Urban planning for the future
Anyone driving past the major construction site in Mannheim’s north-east is in for a surprise: An urban vision of the future is to be realised here by 2028. Achim Judt, Managing Director of the municipal development company MWSP, and his interdisciplinary team are working to transform the former military site into a state-of-the-art urban district. The new “Quartier FRANKLIN” is also set to score points in terms of climate protection: The energy supply – heating, hot water and electricity – will be CO₂-free. In addition, the quarter will be fully equipped for e-mobility – including carsharing.
Neighbourhood of new opportunities
9,300 people will live here one day, 2,000 more will come here to work. Shops, cafés and schools are as much a part of the cityscape as gardens and chic residential areas. The new quarter has been planned in detail since 2011. And local residents were involved from the very beginning – around 1,000 ideas and suggestions came together.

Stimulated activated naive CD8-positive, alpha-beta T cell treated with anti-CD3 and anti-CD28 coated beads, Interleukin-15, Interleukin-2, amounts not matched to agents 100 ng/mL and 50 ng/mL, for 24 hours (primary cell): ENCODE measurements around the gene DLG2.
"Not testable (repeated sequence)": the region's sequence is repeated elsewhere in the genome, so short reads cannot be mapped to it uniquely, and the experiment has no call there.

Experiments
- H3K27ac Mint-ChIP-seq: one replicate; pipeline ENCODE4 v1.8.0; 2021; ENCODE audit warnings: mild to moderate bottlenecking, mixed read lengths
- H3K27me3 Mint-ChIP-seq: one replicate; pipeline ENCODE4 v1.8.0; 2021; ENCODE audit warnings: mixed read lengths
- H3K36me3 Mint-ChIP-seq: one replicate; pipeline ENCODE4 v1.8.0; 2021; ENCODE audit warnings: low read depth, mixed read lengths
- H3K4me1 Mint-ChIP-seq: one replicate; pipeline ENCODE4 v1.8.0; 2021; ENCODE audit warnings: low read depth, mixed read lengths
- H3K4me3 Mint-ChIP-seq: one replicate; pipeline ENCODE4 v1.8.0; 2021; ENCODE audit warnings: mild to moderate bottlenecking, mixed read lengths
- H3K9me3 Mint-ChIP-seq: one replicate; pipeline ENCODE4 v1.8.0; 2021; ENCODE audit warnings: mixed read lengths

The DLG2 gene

The quarter also sees itself as a “testing ground” for the energy transition. Under the term Blue Village, for example, technological solutions are developed with a view to ecological sustainability, climate protection and energy efficiency. These include sustainable mobility with charging infrastructure, e-buses and e-carsharing, district heating partly using biogas, and emission-free household electricity. In addition, Quartier FRANKLIN is part of the C/sells research project and is using state-of-the-art storage technology to test the energy system of the future.
Sustainability is already shaping the planning. Resources are used responsibly and material cycles are taken into account. The sustainable conversion of the urban quarter is rounded off by climate-friendly greenery: 50 hectares of green space, almost a third of the site, will be used for sport and recreation; 1,350 trees as well as green roofs and facades will provide additional heat protection in summer.
At a glance: The project in figures
Four questions for Achim Judt
Your greatest motivation?
To build a piece of the city of the future – an architect probably only gets this chance once in a lifetime.
The biggest challenge?
To develop all parts of the quarter in parallel, instead of proceeding hectare by hectare, for example.
Your personal highlight?
The special moment when the first residents moved in at the end of 2017.
Your insider’s tip?
Municipalities should take hold of such opportunities and potentials and manage projects themselves, instead of leaving it to third parties. But this also requires courage.